I am sleeping with Dylan Thomas’ ghost. His half-finished whisky sits on the side and his newspaper lies unread on the bed. I cannot decide yet if this creeps me out or not.
Dylan Thomas was born 100 years ago this October in this small semi in Cwmdonkin Drive in Swansea – and tonight I am all set to sleep in his bedroom.
This may sound a little creepy, and at first I must admit I was unsure about spending the night in a house furnished entirely as if it was 1914. But then I arrived to find a bustling tour group making their way through the house and I realised I was being ridiculous – there are no ghosts here, right?
The Dylan Thomas Birthplace is owned by Geoff Haden, who took it on in 2005 in a state of disrepair. Geoff, a Swansea local and huge Dylan Thomas fan, has lovingly restored the house to its 1914 grandeur. Gone is the green corner bath that sat in Dylan’s birth bedroom when this was student digs, in its place a sturdy wooden double bed and a writing desk under the window, where Dylan (everyone refers to him by his first name) sat to write his poetry.
Geoff gives me a tour and lines from Dylan’s poems to fit where we are standing – “ships sailing above rooftops” can be seen from the back bedroom, the garden is indeed “small, but big enough for a washing line, three sparrows and a deckchair.”
I have to confess that I don’t know very much about Dylan and decide I really should fix this if I plan to sleep in his bed. And so I head out to the Dylan Thomas Centre, and its Man and the Myth exhibition. Here I find out that his womanizing and drinking reputation may have been more fiction that fact. I can’t decide if this is disappointing or not.
Dylan’s parents weren’t rich, but they stretched themselves to afford a house in the middle-class Uplands part of the city – something that may sound familiar to modern ears. Uplands has remained fairly well-to-do, and the streets around Dylan’s birthplace are lined with hip new bars and restaurants, especially along Uplands Crescent. Noah’s Yard leaps out at me with its outdoor tables and quirky sign – famous in Swansea as a place for public proposals and shock divorces. Inside it has a cosy interior and regular live jazz. I could have stayed from morning coffee to late night cocktail.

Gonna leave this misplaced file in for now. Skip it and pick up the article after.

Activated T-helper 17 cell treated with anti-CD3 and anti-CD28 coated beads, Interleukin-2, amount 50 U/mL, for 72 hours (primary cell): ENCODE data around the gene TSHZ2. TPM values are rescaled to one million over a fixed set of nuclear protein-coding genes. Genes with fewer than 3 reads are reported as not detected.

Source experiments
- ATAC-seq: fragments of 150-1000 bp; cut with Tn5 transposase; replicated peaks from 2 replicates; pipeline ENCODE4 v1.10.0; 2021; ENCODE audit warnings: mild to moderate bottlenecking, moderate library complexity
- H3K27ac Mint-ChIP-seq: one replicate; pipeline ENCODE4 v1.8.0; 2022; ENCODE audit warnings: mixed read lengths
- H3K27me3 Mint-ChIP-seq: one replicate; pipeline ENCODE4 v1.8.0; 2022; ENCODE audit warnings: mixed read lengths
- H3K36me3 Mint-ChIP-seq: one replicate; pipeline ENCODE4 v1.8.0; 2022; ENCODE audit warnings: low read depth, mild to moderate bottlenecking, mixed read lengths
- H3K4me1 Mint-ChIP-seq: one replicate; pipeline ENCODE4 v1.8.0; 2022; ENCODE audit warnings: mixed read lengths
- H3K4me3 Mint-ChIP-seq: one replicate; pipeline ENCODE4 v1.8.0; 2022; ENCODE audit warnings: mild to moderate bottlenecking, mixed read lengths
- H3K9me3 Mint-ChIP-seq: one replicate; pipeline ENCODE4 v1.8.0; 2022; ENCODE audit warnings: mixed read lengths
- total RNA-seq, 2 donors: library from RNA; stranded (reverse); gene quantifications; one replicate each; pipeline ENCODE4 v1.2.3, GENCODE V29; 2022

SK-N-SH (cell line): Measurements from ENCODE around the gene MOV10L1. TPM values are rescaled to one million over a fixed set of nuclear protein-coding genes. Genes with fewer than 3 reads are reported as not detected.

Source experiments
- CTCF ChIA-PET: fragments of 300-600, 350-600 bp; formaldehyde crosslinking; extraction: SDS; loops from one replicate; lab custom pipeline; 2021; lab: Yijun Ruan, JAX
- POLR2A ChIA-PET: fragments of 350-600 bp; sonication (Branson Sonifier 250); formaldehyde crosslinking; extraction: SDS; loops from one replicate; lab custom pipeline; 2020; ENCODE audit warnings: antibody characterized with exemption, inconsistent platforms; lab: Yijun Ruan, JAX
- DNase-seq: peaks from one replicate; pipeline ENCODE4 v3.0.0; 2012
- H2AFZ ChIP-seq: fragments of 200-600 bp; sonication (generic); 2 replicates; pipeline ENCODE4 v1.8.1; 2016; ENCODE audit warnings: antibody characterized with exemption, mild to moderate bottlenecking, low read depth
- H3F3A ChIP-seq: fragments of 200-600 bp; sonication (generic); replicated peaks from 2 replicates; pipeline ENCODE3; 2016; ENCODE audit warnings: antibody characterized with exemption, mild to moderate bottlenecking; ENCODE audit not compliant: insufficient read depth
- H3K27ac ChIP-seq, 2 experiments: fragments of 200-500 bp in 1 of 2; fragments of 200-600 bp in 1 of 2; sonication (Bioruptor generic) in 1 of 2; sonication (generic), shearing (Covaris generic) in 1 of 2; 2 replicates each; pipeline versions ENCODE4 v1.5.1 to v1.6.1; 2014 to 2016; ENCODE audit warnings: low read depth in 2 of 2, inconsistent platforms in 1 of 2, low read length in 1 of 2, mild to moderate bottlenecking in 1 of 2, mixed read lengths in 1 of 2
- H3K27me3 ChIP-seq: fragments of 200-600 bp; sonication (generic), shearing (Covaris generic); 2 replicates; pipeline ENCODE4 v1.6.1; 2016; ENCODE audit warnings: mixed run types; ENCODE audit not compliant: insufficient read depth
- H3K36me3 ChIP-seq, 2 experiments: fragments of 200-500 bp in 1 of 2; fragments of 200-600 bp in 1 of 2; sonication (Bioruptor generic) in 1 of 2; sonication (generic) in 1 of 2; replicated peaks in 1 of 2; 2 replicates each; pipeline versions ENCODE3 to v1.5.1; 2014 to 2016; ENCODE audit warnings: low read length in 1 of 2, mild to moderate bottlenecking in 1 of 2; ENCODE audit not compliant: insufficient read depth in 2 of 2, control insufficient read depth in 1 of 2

For dinner, though, I had been told to head into town and eat at Grape and Olive, Swansea’s most highly regarded restaurant – literally. My table, 28 stories above the city, is booked for sundown and I enjoy the sea views over scallops and city views with my steak. It is fantastic to get a view of the whole of Swansea and its diminutive size starts to sink in as I tuck into my perfectly cooked rare fillet and raise a glass of Malbec to Wales’ most famous poet.
After dinner I return to Uplands and the Thomas residence. Letting myself in feels naughty – I am after all stealing into a museum after dark – and making tea in Dylan’s kitchen and drinking it in his living room feels like trespassing. Everything has been set up as if the family have just left and so I find it a bit hard to relax – there is a sense that they might return at any moment.
Of course they don’t, although in the morning I wake up unsure of where I am. But I do have a good night’s sleep. Geoff had even delivered breakfast while I was out the night before and so I make myself bread and jam and more tea in a kitchen I now feel almost at home in. One more night and I would probably have found the courage to sleep in the room set up as Dylan’s – complete with that half-finished whisky and balls of scrawled on paper on the floor. Well, maybe.
There's loads to do in Swansea, and we haven't even started on Mumbles and the Gower yet – for more information and inspiration, visit the Visit Swansea Bay website.